Pirate hideouts are often found tucked away inside the deadspace pocket of a high security system or floating more openly in the lawless sectors of space, where they attract questionable clientele. For the Cartel, these places serve as a home and base of operations. At any given time, the occupants must be able to answer the call to arms or provide sanctuary to ranking members of the Cartel’s shadowy leadership.
The re-purposed toxic waste dump here was crawling with activity. Cruisers lumbered about, ready to respond warp out to some trouble spot at a moment’s notice, if necessary. Or flee should there be a hardened assault on the site. Smaller frigates flitted about, but that was about the extent of the fortifications to the site. A solitary missile batter ostensibly stood guard, but it didn’t look like it had been fueled, much less stocked with ammo, in quite some time. Presumably, sites like this were a dime a dozen in lower-security space. Should the Cartel lose one site for any reason, 10 more within a 2 jump area stood ready to take its place.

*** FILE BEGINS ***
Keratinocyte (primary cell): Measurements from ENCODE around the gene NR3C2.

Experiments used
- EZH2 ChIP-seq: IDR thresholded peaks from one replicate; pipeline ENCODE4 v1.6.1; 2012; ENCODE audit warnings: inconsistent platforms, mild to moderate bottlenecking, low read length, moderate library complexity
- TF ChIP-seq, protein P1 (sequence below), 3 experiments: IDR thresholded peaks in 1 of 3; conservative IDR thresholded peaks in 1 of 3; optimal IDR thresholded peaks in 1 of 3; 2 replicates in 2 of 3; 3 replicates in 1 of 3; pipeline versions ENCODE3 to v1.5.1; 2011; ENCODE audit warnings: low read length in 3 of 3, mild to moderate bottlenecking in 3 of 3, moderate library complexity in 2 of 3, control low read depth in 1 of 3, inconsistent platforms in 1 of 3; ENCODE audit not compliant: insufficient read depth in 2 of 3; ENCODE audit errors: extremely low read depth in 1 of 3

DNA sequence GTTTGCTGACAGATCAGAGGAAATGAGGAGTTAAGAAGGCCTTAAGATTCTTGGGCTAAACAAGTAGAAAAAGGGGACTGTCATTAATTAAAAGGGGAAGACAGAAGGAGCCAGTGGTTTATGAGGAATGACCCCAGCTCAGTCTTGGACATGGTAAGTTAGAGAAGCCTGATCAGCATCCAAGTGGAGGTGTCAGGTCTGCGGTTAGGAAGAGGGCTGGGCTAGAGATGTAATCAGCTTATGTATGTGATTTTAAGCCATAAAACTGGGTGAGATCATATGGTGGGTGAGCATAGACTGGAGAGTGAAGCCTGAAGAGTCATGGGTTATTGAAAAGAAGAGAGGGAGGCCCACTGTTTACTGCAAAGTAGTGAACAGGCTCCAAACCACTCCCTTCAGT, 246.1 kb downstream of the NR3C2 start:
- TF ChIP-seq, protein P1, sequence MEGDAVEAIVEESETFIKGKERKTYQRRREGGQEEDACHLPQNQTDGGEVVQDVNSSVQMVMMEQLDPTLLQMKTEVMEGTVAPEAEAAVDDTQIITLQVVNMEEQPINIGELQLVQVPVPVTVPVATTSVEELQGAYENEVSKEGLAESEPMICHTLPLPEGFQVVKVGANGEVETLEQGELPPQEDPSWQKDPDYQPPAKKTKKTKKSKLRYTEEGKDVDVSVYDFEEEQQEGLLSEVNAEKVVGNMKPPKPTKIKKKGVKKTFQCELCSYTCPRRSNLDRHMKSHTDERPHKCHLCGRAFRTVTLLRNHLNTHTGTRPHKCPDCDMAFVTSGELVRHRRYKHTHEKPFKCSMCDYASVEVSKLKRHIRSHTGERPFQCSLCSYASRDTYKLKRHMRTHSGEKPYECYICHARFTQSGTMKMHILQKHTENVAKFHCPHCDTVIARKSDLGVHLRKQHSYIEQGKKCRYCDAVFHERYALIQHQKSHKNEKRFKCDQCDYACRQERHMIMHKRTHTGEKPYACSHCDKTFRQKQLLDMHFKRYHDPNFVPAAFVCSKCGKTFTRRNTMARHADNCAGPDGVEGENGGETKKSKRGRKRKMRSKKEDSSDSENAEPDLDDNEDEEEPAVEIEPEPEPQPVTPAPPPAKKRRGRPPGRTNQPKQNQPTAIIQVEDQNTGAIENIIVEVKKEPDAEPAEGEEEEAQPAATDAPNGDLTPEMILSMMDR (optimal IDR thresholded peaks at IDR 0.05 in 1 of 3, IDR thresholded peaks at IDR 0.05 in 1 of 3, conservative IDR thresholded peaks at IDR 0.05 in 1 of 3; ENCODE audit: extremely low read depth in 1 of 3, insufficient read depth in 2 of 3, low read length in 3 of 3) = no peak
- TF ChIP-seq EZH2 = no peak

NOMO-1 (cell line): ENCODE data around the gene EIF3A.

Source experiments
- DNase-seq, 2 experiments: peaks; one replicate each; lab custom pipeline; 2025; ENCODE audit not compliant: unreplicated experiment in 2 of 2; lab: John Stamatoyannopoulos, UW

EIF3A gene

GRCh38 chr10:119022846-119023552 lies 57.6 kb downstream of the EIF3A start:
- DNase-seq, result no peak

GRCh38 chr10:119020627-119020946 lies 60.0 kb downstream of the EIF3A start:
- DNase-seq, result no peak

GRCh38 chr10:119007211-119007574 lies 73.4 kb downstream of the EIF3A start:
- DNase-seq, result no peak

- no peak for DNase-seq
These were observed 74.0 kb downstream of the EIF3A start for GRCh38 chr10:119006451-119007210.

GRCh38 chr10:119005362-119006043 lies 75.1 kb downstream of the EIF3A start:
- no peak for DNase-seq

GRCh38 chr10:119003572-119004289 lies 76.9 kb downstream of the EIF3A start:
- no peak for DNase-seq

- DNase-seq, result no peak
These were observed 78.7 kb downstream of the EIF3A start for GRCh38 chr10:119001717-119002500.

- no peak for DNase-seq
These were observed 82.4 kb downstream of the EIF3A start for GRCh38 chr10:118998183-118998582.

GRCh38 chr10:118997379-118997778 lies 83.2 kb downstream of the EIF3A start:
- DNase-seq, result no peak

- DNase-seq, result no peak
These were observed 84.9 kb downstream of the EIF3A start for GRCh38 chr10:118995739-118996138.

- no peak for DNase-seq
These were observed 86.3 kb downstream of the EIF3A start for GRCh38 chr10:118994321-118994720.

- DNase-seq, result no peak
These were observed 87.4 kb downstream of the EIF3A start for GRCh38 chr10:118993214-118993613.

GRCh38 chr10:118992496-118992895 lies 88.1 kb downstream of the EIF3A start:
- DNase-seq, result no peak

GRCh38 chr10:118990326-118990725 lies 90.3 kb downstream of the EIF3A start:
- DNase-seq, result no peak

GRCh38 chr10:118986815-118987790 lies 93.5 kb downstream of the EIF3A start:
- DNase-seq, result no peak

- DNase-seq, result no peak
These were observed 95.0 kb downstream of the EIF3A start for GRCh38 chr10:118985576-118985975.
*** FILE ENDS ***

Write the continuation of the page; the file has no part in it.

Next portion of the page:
The area itself is suffused with a dull red glow that looked rather sickening. It seems one of the silos holding the toxic waste in the area has been melted by the goop it held (although for a melted silo it looked to be… exactly like a non-melted silo but I guess my sensors wouldn’t lie), spreading said goop around the area. Although shields easily held off the shower of radioactive particles being flung at me, it was still nothing I wanted to particularly concentrate on for any extended period. Thankfully, the other two silos appeared to be holding together a little bit better than the first one. So it looks like the Cartel found themselves a nice little hiding place: one that I was in no shape to assault in my Buzzard-class Professor Science. It didn’t look like it would take much to push them out, however. Still, it wasn’t going to happen in my frigate, and so I soon pushed on. As I left, though, a lyric from an old song from my childhood came unbidden in my mind. Awkwardly, thanks to the connection I shared with the ship, it blasted through the (thankfully empty) ship: